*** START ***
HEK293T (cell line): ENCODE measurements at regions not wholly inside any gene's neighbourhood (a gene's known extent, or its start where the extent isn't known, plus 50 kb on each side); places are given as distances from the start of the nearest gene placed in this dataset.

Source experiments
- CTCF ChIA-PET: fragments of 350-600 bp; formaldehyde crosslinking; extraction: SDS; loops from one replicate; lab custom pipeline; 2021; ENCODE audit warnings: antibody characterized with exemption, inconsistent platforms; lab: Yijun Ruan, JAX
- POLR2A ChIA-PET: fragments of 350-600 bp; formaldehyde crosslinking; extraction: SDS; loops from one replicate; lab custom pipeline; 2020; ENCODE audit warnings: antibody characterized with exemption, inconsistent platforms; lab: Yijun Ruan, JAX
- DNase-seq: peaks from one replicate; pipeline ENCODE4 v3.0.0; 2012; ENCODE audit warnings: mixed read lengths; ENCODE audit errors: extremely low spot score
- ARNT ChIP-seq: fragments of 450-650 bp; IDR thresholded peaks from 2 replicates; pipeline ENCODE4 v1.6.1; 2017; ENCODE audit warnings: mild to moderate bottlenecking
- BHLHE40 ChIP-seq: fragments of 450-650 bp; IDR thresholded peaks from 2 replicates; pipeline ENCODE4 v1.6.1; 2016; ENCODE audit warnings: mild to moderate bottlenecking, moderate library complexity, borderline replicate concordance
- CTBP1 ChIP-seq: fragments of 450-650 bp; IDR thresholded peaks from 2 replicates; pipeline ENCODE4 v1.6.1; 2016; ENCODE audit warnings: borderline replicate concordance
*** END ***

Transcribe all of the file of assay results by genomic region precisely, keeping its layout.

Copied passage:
HEK293T (cell line): ENCODE measurements at regions not wholly inside any gene's neighbourhood (a gene's known extent, or its start where the extent isn't known, plus 50 kb on each side); places are given as distances from the start of the nearest gene placed in this dataset.

Source experiments
- CTCF ChIA-PET: fragments of 350-600 bp; formaldehyde crosslinking; extraction: SDS; loops from one replicate; lab custom pipeline; 2021; ENCODE audit warnings: antibody characterized with exemption, inconsistent platforms; lab: Yijun Ruan, JAX
- POLR2A ChIA-PET: fragments of 350-600 bp; formaldehyde crosslinking; extraction: SDS; loops from one replicate; lab custom pipeline; 2020; ENCODE audit warnings: antibody characterized with exemption, inconsistent platforms; lab: Yijun Ruan, JAX
- DNase-seq: peaks from one replicate; pipeline ENCODE4 v3.0.0; 2012; ENCODE audit warnings: mixed read lengths; ENCODE audit errors: extremely low spot score
- ARNT ChIP-seq: fragments of 450-650 bp; IDR thresholded peaks from 2 replicates; pipeline ENCODE4 v1.6.1; 2017; ENCODE audit warnings: mild to moderate bottlenecking
- BHLHE40 ChIP-seq: fragments of 450-650 bp; IDR thresholded peaks from 2 replicates; pipeline ENCODE4 v1.6.1; 2016; ENCODE audit warnings: mild to moderate bottlenecking, moderate library complexity, borderline replicate concordance
- CTBP1 ChIP-seq: fragments of 450-650 bp; IDR thresholded peaks from 2 replicates; pipeline ENCODE4 v1.6.1; 2016; ENCODE audit warnings: borderline replicate concordance